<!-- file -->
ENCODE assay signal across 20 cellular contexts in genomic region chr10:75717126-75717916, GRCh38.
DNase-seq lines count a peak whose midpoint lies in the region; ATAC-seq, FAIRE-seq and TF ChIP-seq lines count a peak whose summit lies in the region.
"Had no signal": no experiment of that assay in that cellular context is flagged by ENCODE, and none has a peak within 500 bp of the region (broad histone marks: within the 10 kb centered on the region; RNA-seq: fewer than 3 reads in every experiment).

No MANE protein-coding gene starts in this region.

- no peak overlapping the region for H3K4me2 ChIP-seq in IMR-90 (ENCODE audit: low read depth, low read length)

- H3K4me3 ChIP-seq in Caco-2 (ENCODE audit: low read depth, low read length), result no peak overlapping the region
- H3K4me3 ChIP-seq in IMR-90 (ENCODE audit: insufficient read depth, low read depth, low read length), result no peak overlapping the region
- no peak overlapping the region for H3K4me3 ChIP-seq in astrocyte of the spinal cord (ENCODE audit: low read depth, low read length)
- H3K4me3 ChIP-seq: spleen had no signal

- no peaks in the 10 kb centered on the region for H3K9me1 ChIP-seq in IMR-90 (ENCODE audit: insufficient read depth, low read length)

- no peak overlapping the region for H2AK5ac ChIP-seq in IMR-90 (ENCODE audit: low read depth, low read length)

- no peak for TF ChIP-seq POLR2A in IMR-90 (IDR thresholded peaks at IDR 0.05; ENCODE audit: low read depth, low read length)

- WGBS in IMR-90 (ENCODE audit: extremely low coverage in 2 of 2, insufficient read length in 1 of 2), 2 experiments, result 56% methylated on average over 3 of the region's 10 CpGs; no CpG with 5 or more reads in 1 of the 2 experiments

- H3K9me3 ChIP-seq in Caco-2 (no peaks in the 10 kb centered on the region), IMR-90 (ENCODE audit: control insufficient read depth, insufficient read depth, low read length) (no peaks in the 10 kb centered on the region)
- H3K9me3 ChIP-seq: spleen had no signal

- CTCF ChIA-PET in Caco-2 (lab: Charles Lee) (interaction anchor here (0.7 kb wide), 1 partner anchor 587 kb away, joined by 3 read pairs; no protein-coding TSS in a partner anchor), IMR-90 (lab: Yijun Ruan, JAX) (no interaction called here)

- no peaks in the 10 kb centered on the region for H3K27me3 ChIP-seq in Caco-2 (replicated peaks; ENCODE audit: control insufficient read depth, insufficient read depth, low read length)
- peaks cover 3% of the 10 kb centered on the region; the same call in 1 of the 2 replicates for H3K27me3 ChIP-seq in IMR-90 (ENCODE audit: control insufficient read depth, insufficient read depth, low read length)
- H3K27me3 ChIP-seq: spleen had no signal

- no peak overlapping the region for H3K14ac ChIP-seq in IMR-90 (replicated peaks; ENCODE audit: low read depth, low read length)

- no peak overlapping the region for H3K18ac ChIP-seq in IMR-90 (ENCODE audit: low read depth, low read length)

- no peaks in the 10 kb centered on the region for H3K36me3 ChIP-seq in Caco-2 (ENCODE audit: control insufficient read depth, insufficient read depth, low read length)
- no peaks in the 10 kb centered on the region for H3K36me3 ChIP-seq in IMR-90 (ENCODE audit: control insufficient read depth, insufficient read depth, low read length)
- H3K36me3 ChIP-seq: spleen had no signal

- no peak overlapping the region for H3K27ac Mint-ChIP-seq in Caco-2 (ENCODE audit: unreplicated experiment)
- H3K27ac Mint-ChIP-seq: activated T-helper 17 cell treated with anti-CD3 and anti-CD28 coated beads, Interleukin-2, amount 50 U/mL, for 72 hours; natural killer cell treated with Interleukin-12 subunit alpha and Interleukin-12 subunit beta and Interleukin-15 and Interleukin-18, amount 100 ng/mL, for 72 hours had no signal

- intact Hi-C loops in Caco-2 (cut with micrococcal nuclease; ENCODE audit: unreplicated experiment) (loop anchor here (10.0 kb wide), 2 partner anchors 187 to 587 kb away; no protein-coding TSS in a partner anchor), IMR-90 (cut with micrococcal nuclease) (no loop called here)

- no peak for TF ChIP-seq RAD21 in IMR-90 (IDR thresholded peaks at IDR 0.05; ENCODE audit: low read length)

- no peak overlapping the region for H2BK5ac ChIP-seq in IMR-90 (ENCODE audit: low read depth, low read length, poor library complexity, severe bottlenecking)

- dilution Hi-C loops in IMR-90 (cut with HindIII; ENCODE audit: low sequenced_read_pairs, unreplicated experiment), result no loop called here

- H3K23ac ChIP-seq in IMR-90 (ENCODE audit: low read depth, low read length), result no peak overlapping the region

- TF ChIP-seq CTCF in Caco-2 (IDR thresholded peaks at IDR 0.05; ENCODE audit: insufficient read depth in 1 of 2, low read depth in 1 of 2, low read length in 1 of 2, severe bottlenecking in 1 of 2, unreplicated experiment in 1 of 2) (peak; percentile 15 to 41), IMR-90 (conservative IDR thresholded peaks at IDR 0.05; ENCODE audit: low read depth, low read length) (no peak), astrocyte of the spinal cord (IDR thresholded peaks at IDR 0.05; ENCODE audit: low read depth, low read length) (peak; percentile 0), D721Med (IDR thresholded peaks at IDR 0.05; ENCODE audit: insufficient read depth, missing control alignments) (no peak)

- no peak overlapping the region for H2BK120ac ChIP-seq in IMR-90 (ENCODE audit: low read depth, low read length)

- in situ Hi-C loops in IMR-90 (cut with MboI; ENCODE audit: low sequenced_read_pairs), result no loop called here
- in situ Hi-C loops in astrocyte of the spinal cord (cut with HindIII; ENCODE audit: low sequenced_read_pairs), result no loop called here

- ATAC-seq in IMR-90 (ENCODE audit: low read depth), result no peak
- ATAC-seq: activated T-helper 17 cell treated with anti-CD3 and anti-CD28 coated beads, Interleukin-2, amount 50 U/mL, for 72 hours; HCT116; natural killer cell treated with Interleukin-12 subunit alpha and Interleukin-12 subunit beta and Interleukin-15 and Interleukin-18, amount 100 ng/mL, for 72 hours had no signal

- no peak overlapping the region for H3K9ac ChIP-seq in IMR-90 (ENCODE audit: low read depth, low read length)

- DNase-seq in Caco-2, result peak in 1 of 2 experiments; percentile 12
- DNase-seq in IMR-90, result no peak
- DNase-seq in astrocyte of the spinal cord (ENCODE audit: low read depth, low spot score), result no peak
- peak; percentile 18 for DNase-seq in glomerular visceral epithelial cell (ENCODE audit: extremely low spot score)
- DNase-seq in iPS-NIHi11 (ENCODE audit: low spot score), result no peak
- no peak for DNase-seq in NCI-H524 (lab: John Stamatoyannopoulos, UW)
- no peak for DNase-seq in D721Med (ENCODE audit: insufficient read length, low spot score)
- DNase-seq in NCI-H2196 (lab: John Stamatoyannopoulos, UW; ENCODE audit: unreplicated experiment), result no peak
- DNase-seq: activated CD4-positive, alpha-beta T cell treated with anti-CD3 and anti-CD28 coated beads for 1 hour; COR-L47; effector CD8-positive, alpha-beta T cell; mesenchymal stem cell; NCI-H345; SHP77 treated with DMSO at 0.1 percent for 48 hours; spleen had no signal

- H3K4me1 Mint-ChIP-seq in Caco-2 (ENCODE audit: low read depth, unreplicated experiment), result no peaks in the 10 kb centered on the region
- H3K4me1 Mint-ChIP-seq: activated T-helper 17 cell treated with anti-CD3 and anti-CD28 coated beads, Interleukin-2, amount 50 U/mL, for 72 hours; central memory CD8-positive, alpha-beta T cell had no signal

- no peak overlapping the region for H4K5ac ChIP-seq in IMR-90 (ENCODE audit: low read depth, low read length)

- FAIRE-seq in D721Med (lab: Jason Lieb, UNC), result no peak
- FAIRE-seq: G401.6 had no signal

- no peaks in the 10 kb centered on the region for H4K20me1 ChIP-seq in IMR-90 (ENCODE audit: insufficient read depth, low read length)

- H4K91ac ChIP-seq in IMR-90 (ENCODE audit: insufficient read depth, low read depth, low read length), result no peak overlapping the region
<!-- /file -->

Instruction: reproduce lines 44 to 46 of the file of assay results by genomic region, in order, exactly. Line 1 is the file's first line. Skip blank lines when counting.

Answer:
- no peak for DNase-seq in NCI-H524 (lab: John Stamatoyannopoulos, UW)
- no peak for DNase-seq in D721Med (ENCODE audit: insufficient read length, low spot score)
- DNase-seq in NCI-H2196 (lab: John Stamatoyannopoulos, UW; ENCODE audit: unreplicated experiment), result no peak